Discovery of a primordial galaxy beginning its rotation

It dates from the beginning of the universe, more precisely about 500 million years after the Big Bang. It is the oldest rotating galaxy ever observed and provides clues to the formation of primordial galaxies.

Scientists have just discovered galaxygalaxy furthest rotation ever observed. It crossed over 13.26 billion light years before reaching us and is called MACS1149-JD1, JD1 for short. But what makes it special is its rotation rate: JD1 rotates on itself much more slowly than the rotating galaxies of a less ancient era. ” That rotation speedrotation speed of JD1 is much slower than those found in galaxies from later epochs and our galaxy, and it is likely that JD1 is at an early stage in the development of rotational motion.” explains Akio Inoue, co-author of a study published in the journal The Astrophysical Journal and professor at Waseda University.

The formation of the first galaxies, still mysterious today

There is still no consensus on the formation of the very first galaxies. The most accepted theory suggests that they were formed after the primordial fluctuations of densities that are the origin of the structure of the universe. These fluctuations gave rise to dense zones consisting of both black fabricblack fabric and off gasgas. Gradually this gas condensed and this mass of matter grew: the very first galaxies were born during genionizationgenionizationonly composed ofhydrogenhydrogen and D’heliumheliumthe lightest elements in the periodic systemthe periodic system. Star formation only comes into play after the creation of these primordial galaxies. It is when a CloudCloud of gas contained in the galaxy, called fogfogcollapses in on itself gravitygravity only one starstar forms. In a galaxy, this process comes into play many times, first at the level of the center of the galaxy, where the majority of dust and gas is, then little by little this star formation is displaced.

The setting in rotation develops from the first moments of galaxies, when they are still only halos of matter. But it then accelerates, pushed by the formation of stars, which accentuates the gravitational effects undergone on both sides of the galaxy. Thus to determine the stage of evolution of a galaxy astronomersastronomers using the properties of the stars and the gases that make them up, such as their motion or their age. For these observations they use the effect of gravitational lensgravitational lens : when a particularly massive object distorts the light of objects behind it relative to the observer. This effect makes it possible to “raise” certain objects that are too faint to be observed directly by amplifying the light they emit. However, they seem distorted, which forces the researchers to reconstruct them based on the collected data.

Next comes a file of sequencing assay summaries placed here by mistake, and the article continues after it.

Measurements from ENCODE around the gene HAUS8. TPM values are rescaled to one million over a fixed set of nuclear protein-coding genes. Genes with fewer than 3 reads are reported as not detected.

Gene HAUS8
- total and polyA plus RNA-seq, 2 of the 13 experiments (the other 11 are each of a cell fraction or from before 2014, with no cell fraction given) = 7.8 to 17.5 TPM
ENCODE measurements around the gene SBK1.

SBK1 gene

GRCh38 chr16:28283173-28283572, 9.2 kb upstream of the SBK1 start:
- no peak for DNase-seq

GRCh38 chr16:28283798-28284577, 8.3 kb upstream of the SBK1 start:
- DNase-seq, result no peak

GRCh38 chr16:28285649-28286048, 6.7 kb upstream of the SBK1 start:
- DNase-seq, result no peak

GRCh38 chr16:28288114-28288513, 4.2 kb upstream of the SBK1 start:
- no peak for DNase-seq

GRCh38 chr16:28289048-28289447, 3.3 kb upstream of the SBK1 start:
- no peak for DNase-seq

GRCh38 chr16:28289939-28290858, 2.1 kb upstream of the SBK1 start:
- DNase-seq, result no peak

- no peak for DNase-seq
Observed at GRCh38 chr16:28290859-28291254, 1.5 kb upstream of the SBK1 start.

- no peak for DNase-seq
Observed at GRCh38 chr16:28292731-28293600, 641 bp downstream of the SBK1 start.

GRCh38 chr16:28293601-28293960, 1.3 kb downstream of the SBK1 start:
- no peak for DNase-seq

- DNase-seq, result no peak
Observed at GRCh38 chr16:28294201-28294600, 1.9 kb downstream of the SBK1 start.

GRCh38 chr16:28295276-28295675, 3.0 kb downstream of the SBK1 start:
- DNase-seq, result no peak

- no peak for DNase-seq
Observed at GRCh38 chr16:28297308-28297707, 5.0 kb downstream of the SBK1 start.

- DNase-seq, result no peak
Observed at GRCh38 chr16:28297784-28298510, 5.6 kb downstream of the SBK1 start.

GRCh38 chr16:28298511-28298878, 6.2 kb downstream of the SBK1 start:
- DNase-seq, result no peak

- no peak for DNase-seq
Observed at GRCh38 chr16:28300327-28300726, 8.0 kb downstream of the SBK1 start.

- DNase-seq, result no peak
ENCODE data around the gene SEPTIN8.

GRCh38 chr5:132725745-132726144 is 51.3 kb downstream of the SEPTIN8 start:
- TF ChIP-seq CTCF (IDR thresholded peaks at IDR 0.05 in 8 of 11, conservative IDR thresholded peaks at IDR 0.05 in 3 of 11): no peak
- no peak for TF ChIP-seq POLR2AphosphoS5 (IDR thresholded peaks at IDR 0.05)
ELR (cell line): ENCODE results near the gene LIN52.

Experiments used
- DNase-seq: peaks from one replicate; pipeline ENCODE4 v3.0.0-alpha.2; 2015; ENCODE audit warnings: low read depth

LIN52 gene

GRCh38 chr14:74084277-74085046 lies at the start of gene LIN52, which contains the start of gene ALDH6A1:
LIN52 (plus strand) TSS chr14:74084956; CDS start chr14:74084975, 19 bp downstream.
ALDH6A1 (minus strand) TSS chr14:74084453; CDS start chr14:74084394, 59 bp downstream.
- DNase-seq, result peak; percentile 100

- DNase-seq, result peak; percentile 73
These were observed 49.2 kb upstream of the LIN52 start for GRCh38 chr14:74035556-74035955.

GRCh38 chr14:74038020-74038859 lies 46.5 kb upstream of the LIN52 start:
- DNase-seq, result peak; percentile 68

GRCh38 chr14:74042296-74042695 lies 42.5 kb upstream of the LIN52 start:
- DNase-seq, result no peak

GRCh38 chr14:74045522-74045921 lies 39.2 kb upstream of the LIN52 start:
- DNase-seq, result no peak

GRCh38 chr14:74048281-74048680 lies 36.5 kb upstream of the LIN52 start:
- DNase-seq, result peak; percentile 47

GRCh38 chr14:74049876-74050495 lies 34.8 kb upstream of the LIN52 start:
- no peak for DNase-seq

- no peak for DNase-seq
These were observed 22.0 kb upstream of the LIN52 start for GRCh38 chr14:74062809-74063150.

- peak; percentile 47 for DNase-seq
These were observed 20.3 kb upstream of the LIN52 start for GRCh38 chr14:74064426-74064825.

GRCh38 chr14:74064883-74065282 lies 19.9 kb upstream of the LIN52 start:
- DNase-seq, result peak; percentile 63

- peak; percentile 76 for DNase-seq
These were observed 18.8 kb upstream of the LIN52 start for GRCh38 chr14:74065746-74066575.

JD1 makes it possible to date the late rotation of primordial galaxies

But the galaxy that interests us today is indeed JD1. Discovered by the Alma telescope (Atacama Large Millimeter/submillimeter Array), located in Chile, suitable for this, it was thanks to different observation campaigns carried out between October 2018 and December 2018, for a total of almost 10 hours of observation. To find out his age, thanks to Alma, the researchers measured his redshiftred shiftalso called ” red shift “. It corresponds to the displacement of spectrumspectrum light versus larger wavelengthswavelengths when an object moves away from the observer. It is the Doppler effect, the same one that changes the perception of the tones of the ambulance siren: the sound seems louder when it is approaching (small wavelength), and lower when it is far away.

However, due to the expansion of the universe, the more a galaxy is old, and therefore distant, the more rapidly it is moving away from us. With a particularly high spectral shift (z = 9.1), the researchers assigned it a stellar population a few hundred million years old, suggesting an older formation epoch, around z = 15. “In addition to the discovery of high redshifts, that is, very distant galaxies, the study of their internal motion of gas and stars provides motivation to understand the process of galaxy formation in the most distant universe. possible old”explains Professor Richard S. Ellis, co-author of the study and researcher atUniversity College from London.

With a diameter of 3,000 light years, compared to 100,000 for the Milky Way, it turns out, as the study explains, to be dominated by rotation and not by dispersion: the dispersion of velocities is much lower than the rotation speed of the stars that make up the galaxy. This property allowed the team to model the dynamics of JD1 and to derive other characteristics from it. Especially the stars that compose it. It contains many mature stars, about 300 million years old, therefore formed more than 13.5 billion years ago. “This shows that the stellar population of JD1 formed at an even earlier point in the cosmic age,” explains Dr. Takuya Hashimoto, co-author of the study and researcher at the University of Tsukuba.

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